Going to the Olympics is a dream come true for athletes, and being able to take part in your home country is the ultimate.
It was his third Games, but the 2000 Sydney Olympics stands out for Parkes hockey star Stephen Davies as the absolute highlight of his career.
“It was a completely different feel to compete in your home country,” Stephen told The Parkes Phoenix from Perth. “To have the people I grew up with and the people who helped me in my career come to the Games was just stunning.”
The phenomenal experience started in Parkes about a month before the Games with the torch relay through town when Stephen led the parade in a chariot. “The support from the people in Parkes lining the streets and at Pioneer Oval was the most memorable part. The community spirit really shone through. It meant so much to me.” (The local support for Stephen was already on show eight years earlier when crowds gathered on 19th September 1992 for a street parade and civic reception for the first Olympian from Parkes in nearly 40 years.)
He said to have so many Parkes supporters at the Games, the biggest sporting event ever held in Australia, was just incredible. “When we did our warm-up on the field before a match, people would yell out and I had time to spot family and friends in the crowd.” He said there was usually a small window of opportunity after cool down for a quick catch-up too.
It was the only Games Stephen’s parents were able to attend, which made it even more special. “I was able to show them the athlete’s village.”
For Stephen, who became known as the Maradona of hockey having scored 140 goals in more than 274 games in green and gold, the memories of playing hockey at Cheney Park are still very vivid.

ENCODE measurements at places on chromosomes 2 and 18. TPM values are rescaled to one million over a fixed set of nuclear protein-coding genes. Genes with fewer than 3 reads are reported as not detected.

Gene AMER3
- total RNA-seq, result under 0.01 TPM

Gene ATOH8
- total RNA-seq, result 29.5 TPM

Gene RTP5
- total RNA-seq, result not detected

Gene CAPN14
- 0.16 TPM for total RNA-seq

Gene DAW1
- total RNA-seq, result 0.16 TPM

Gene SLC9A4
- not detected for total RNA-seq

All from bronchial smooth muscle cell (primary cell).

“I clearly remember Saturday mornings and the fields filled with people, the whistles blowing, announcements being made, parents supporting their kids… we would go home for lunch and go back in the afternoon to watch the seniors play. The friendships you made were the best.” (When Stephen grew up in Parkes all the hockey fields were grass only. The first turf field was unveiled on the eve of Stephen’s announcement as Parkes’s first ever hockey Olympian. The field was later named Stephen Davies Field.)
While Stephen no longer plays hockey having retired after the Sydney Olympics, he will probably never ‘escape’ it. He has since gone into serious coaching and went to the Rio and London Olympics with the women’s hockey team, he is the West Australian men’s senior coach, coaches at club level and also runs his own academy.
He is very keen to return to Parkes to do some coaching. “I would love to do it. We just have to wait for travel restrictions to be lifted.” In the mean time he stays in touch with two other Parkes hockey stars, Mariah Williams and Kurt Lovett, who are both based in Perth at the moment.
With both his kids playing hockey, Stephen still enjoys going to practise days, to watch the first-grade matches and to catch up with hockey friends.
“No matter whether you chase your dreams or whether you just want to play, the most important part is to never forget you play to have fun. “When you play community sport you are part of a club and a community and part of something bigger than yourself, and that is what it is all about.”
By Maggi Barnard